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Tax credit brings work to Silvercup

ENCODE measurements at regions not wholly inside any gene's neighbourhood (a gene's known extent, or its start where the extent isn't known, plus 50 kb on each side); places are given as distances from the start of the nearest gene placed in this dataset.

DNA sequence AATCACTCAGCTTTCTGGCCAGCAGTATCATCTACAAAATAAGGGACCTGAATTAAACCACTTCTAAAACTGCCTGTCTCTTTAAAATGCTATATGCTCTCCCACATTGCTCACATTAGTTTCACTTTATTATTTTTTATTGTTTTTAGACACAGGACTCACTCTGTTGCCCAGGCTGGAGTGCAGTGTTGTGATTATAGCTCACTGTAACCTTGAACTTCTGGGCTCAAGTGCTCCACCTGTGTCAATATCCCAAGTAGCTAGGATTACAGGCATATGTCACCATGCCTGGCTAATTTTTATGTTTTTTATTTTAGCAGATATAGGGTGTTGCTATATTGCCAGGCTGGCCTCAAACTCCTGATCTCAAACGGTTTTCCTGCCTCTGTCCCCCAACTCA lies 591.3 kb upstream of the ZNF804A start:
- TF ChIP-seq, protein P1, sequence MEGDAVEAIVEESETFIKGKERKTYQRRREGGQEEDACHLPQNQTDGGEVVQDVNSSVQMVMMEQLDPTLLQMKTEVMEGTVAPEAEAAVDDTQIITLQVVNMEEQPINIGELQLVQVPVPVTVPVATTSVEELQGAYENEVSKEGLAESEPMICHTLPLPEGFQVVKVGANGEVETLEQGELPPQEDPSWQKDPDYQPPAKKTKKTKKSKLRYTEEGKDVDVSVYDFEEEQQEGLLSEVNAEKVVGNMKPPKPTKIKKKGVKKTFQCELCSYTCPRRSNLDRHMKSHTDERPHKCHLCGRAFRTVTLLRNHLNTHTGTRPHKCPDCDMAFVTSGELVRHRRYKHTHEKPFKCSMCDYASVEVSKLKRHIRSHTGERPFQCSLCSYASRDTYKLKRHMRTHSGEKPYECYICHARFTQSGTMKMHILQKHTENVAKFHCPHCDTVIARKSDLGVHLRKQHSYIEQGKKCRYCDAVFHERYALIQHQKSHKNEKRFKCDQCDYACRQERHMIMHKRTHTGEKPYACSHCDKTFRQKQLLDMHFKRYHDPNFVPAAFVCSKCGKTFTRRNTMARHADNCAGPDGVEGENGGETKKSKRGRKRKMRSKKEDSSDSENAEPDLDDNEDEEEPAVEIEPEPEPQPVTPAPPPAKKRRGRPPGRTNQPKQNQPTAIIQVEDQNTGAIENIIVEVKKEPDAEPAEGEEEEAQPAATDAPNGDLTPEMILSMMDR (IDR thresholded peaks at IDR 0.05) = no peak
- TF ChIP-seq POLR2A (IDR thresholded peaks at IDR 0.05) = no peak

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Speaking at Silvercup Studios in Long Island City, Bloomberg, company executives and homegrown "Jonny Zero" star Franky G. announced that in addition to the Fox drama, five new television pilots and an independent film are underway inside the studios at the foot of the Queensborough Bridge because of a series of recently rolled out tax credits and financial incentives."Jonny Zero" was the first show to take full advantage of the Empire State Film Production Credit Program and the Bloomberg administra­tion's Made in New York Incentive Program, the officials said, pointing out that production was relocated from Toronto after the tax credits and incentives became law."The tax incentive has allowed us to make the city into a real character in Jonny Zero," said Flushing native Franky G. as he stood on the former "Sex and the City" stage that now features his show's boxing ring. The cast and crew, comprised of more than 120 New Yorkers, have appeared at sites across Queens and the five boroughs to film scenes for the hourlong ex-con drama that airs Fridays on Fox at 9 p.m. The show has created more than 100 new jobs, said Silvercup President Stuart Suna. Bloomberg said the five new pilots and independent movie slated for Silvercup will add $15 million to the local economy."It is great to have these pilots being filmed here, but oddly enough I wasn't asked to appear in any of them," the mayor said with a wry smile. "They are just great for New York City and another sign that the film and television industry in this city is booming."The pilots scheduled to be filmed on some of Silvercup Studios' 18-sound stages are: "The Bedford Diaries, "Lennie and Rose," "NY-70," "The Prince," and "Pros & Cons.""The productions that are all here were planning on going to Canada," said Suna, who credited the incentive programs with creating jobs and helping to keep them in the city. Silvercup is working on expansion plans, Bloomberg said. Nearby Kaufman-Astoria Studios is a complete broadcast and production facility. The state incentive program, signed into law in September, grants a 10 percent tax credit to films and television series that shoot 75 percent of their projects on New York stages. The city's program, which was enacted Jan. 3, offers qualifying producers an additional 5 percent tax credit and free advertising on city-owned bus shelters, on NYC-TV and radio in exchange for a small contribution to local non-profits in the performing arts field.City Councilman Eric Gioia (D-Sunnyside), whose district encompasses Silvercup, was one of the local elected officials including Councilman David Weprin, (D-Hollis) state Assemblywoman Catherine Nolan (D-Ridgewood) and Borough President Helen Marshall who helped shape the incentive programs."These incentives scream, 'Action!' and send a clear signal to film and television makers across the world that New York is open and ready for business," Gioia said.

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